A classic is when people argue that the introduction of the death penalty for murders causes a reduction in the number of murders. Never mind the fact that there are instances in which introducing the death penalty has preceded a rise in the murder rate, this is simply not reason to believe – prima facie – that the death penalty is a deterrence. There may have been a reduction in murders the following year for any number of reasons (it depends entirely on why people commit murder in the first place). Between 1996 and 1997 there was dramatic drop in the number of murders in Australia – but the death penalty was abolished here in the 1970s. So what happened? Well in 1996 there was the “Port Arthur massacre”, when Martin Bryant killed 35 people in Tasmania. Immediately after that incident the Federal Government instituted strict, uniform gun laws, which saw thousands of guns handed in as the result of “gun buy-back” scheme and it became much harder to legally buy a gun and keep it in your home. Without wanting to say too much about gun control, the point of this example is that there can be many reasons why the crime rate – especially the murder rate – goes up and down. So be careful not to be too quick to assume that one factor is more important to the outcome than another, unless you have the analysis to show why that is the case.

4)      False Dichotomy – This a particular type of mischaracterization of a debate or problem. It occurs when someone says that there is a choice to be made, where the only options are ‘A’ or ‘B’, when in fact they are not the only choices available.

This can occur because a speakers is trying to assert a self-serving dichotomy (in effect they are saying, “this debate/argument is a choice between doing something positive to address this problem, or simply letting things get worse” – in a decent debate this wont be true, its almost always a choice between two options designed to improve a situation. Or a speaker can offer a false dichotomy because they are stupid/lazy and don’t understand the debate/your argument properly.

Either way it’s important to recognise when someone is attempting to falsely divide the debate into two positions, one of which is either not what you are arguing, or not what anyone would argue. Be very clear at all times about what your team is trying to prove and you should be able to deal with this situation easily enough.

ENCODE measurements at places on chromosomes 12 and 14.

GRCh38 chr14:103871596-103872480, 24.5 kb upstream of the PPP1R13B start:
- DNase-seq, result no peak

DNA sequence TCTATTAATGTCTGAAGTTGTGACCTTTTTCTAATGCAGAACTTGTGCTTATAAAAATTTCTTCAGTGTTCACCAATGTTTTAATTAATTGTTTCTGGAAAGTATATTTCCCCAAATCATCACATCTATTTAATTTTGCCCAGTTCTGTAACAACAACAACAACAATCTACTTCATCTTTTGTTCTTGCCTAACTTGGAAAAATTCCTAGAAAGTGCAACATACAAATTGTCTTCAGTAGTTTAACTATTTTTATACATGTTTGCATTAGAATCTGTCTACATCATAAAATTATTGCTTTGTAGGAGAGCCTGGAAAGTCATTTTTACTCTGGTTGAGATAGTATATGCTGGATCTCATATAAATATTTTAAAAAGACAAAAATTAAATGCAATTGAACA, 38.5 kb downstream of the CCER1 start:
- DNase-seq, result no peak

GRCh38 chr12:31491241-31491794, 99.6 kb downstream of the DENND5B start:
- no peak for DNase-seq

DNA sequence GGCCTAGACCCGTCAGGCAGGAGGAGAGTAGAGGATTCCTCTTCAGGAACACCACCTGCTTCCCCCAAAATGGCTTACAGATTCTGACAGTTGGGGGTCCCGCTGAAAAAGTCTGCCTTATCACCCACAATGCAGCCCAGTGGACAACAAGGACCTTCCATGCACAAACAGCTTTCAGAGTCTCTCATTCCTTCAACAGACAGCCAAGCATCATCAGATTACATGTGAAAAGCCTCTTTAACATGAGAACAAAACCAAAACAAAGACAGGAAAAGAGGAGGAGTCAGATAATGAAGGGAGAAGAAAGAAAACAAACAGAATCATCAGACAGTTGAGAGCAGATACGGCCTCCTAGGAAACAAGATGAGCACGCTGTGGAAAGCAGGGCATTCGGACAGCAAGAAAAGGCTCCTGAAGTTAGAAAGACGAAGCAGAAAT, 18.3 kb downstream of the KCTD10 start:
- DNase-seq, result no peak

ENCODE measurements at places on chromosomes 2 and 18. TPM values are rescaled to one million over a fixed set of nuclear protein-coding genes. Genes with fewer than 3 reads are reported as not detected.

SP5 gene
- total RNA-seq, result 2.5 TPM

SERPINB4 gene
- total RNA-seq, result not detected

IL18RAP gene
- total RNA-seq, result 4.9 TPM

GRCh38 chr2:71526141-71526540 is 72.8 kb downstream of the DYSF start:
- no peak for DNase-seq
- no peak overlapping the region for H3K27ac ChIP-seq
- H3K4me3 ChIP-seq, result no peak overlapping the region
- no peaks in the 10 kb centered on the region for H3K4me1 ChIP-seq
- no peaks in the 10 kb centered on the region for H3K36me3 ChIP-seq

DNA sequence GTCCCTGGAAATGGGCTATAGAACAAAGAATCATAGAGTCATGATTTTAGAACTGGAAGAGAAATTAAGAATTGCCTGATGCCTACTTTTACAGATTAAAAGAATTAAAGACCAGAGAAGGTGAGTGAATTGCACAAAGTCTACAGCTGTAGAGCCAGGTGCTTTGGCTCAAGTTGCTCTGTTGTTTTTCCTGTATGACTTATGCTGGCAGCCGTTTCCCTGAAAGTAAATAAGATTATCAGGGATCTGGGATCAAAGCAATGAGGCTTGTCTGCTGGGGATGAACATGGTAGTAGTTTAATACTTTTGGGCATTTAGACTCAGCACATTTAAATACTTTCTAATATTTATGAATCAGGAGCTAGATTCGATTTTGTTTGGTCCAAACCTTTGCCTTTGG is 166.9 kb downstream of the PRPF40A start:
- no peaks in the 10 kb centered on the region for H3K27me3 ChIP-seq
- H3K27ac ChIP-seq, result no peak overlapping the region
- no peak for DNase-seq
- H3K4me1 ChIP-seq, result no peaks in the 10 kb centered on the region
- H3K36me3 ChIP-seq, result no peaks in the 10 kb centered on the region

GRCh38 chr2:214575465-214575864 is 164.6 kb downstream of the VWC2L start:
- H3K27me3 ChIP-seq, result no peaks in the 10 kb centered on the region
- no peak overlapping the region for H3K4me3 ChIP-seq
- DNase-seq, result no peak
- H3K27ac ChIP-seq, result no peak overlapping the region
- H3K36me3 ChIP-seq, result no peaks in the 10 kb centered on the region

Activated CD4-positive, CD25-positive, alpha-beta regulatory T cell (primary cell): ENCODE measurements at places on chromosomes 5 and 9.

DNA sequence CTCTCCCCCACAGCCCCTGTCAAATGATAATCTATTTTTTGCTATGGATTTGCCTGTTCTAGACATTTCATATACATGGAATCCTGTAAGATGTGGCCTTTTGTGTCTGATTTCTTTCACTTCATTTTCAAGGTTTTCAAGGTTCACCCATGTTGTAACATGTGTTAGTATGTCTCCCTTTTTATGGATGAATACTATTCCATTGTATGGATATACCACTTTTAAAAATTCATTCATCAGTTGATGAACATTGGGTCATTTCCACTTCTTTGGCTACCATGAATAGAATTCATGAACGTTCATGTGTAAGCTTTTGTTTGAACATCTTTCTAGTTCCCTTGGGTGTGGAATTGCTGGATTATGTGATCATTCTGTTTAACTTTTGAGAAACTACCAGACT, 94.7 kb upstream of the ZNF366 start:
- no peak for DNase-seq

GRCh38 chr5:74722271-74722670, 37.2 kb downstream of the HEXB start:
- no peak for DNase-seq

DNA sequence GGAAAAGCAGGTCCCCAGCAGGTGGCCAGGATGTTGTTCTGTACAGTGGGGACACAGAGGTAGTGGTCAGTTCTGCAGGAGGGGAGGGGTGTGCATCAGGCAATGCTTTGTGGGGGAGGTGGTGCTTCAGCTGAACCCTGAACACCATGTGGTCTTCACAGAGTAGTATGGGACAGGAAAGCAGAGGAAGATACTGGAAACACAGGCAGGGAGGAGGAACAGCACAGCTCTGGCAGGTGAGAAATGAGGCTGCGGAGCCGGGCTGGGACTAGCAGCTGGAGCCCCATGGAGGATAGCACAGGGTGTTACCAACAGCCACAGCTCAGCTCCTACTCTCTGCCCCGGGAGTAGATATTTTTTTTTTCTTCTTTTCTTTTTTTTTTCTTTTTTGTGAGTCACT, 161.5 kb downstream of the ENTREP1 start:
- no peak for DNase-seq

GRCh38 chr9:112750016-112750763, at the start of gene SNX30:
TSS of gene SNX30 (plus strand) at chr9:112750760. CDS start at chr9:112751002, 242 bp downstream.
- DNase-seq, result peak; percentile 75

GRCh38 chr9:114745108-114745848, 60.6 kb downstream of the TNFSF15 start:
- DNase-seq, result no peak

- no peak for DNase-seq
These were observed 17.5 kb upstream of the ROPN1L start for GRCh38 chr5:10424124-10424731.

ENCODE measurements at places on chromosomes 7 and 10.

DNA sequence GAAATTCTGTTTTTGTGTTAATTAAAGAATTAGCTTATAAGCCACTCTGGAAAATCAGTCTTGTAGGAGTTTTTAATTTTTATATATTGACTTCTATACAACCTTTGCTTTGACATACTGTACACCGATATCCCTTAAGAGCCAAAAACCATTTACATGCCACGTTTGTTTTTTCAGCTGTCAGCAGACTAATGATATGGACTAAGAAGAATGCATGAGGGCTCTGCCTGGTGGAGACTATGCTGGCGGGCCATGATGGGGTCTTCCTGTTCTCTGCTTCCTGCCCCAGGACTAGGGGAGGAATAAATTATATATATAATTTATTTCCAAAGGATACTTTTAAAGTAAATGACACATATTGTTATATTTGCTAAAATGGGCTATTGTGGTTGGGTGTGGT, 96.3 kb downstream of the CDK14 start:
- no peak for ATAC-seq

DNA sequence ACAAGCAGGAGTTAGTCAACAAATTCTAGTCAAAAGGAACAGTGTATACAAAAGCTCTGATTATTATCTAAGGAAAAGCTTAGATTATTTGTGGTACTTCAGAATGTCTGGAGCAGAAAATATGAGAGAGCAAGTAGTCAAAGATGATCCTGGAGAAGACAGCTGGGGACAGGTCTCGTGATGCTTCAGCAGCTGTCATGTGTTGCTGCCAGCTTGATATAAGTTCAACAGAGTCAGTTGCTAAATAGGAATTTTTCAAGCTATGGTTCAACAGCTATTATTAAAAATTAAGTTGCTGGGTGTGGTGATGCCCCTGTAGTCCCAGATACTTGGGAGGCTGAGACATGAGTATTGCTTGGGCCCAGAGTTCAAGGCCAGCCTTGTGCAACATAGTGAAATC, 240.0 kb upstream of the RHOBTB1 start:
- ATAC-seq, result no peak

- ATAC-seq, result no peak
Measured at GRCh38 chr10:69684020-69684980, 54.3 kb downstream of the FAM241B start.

5)      Straw Man – This is another type of misrepresentation or mischaracterization of an argument. Basically the straw man is when a team set up an argument (which you have not made, and don’t intend too) and then proceed to rebut it. 

Sometimes this happens when a speaker takes an extreme example of your proposal, sometimes it happens when they misrepresent something you said, sometimes it happens when they were hoping you would argue a certain thing, and you actually proposed something slightly different. It doesn’t really matter why, it’s important to point out when a team is not engaging with your case, because if you let a straw man argument be beaten to death without pointing out that it’s not your argument in the first place, a weak adjudicator can assume that it was part of your case. Also it’s important to point out when your opponents are not engaging because that’s a critical part of having a good debate.

A note for adjudicators: The 5 ‘first principle’ rebuttal techniques listed above are really just logical flaws that can exist in an argument. As such, ‘the average reasonable person’ should be able to spot them (a ‘reasonable’ person is persuaded by logical arguments and not convinced by illogical arguments) and so even if an opposition don’t spot a contradiction or an assertion, if you do you should penalise the speaker than made those arguments.

So if you hear an argument, and you’re convinced (this is where taking good notes is important) that its contradictory with something else said by that team, you should penalise the speaker/team for that mistake. If their opponents also spot the flaw and point it out, then you should reward them in the same way you reward any good piece of rebuttal – but regardless of what the opposition do, logic is logic and if an argument is clearly illogical then it should be marked down.

This isn’t a controversial idea – we don’t adjudicate from the perspective that “I’ll believe anything I’m told unless the opposition rebut it effectively” – that would be a crazy and unreasonable way to judge. If a team said in a debate that Australia had the highest unemployment rate in the entire world, even if their opposition was stupid enough to believe them, you should still penalise them because that is obviously not true. Logically flaws are no different – they create an obvious flaw that renders an argument either irrelevant (in the case of something like a straw man) or significantly less persuasive (in the case of an assertion).

But don’t take this too far. Adjudicators are not the ‘logic police’, so don’t go crazy searching every argument for a logical flaw. But if you were properly taught the rules (as set out in the Australia-Asia Debating Guide) then you should be evaluating each argument based on the “cornerstones of matter” – logic and relevance, and these 5 categories are examples of the first part of that equation.